Opportunity at Air Force Research Laboratory (AFRL)
Advanced Digital Receiver/Aperture Development
Sensors Directorate, RY/Electromagnetics Technology Division
||Wright-Patterson AFB, OH 454337542
|Mumford, Philip D.
Our ultimate goal is to realize fully digital multifunction active arrays with programmable functionality. In this architecture, only the high power and low noise amplifiers at the aperture are analog circuits. Wide-bandgap semiconductors are candidates for these high-power and linear amplifiers. All the amplitude and phase-shifting functions, as well as the beam-forming, are done digitally. Transmit waveforms are generated by direct digital synthesizers and the received signals are captured with very high-speed analog-to-digital converters with deep dynamic range and wide frequency response. True time delay for steering very large wideband agile arrays is also digitally implemented. This architecture requires very high-speed, high-throughput data processing. Commercial simulation tools can facilitate the design of the array aperture and radiators, as well as the components used in the active phased array. Behavioral simulation methodology allows performance prediction of experimental components used in the architecture. Affordability, size, and power consumption are important factors to include in the trade space, but may be considered secondary to advanced performance capabilities. Military RF sensors must operate in extremely dense signal environments (including intentional, unintentional, and co-channel interfering signals). UHF and VHF radars for Foliage Penetration and ground penetration are especially vulnerable because of the dense array of commercial emitters, limited aperture spatial discrimination, wide instantaneous bandwidths, and long integration times required. Research in all areas of RF system design mentioned above is sought.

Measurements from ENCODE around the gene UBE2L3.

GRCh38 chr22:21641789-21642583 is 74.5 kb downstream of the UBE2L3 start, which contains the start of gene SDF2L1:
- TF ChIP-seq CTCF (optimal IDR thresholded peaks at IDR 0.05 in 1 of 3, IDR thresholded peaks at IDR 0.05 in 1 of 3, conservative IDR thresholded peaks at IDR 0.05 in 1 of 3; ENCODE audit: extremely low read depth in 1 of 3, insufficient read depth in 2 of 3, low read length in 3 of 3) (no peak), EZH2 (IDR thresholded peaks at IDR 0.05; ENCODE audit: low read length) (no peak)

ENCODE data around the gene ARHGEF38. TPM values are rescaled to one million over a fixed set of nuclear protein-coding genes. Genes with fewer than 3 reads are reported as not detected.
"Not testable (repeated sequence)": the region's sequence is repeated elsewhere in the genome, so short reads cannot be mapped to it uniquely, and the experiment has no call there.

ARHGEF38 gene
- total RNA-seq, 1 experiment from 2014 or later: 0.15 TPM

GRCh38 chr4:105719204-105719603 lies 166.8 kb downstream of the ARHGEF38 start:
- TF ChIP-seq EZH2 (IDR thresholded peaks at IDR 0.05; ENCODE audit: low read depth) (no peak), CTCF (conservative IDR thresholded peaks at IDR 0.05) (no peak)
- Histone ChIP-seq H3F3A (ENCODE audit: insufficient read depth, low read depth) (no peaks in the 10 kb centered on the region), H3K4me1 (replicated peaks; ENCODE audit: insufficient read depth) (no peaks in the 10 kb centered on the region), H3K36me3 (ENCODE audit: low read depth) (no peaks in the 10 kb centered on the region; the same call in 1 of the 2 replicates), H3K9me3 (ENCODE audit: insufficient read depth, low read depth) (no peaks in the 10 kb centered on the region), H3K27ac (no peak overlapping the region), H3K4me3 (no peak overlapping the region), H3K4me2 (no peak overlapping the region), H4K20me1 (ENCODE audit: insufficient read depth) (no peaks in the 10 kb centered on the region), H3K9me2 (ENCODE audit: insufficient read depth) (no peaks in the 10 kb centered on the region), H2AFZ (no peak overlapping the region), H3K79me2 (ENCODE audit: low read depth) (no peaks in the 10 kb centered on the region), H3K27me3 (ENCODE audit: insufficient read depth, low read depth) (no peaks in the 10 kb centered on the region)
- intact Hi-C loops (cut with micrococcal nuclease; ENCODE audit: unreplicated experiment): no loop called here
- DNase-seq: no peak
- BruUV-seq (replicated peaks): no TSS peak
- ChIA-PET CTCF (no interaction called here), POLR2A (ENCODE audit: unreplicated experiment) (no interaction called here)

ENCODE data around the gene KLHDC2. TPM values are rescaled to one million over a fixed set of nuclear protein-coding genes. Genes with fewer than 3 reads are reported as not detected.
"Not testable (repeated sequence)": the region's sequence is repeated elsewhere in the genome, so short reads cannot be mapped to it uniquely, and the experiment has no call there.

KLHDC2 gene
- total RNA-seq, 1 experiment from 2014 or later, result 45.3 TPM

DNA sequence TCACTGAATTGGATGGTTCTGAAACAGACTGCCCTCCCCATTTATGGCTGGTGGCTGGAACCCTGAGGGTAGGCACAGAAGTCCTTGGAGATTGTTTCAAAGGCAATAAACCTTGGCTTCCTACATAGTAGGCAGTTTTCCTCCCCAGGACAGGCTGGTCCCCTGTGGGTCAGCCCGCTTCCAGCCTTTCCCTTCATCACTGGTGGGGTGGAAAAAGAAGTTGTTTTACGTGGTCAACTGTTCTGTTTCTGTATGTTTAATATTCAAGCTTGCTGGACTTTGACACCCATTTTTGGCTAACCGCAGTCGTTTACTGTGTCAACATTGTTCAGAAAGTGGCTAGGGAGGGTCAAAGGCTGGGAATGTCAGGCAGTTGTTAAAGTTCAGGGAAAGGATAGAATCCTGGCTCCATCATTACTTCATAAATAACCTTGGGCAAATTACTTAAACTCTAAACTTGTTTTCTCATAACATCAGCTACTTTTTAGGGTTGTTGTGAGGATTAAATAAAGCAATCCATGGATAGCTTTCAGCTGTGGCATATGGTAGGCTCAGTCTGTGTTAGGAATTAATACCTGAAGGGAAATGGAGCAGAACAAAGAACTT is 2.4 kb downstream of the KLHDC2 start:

Microelectronics; Microwave antennas; Microwave electronics; Solid-state electronics;
Open to U.S. citizens
Open to Postdoctoral and Senior applicants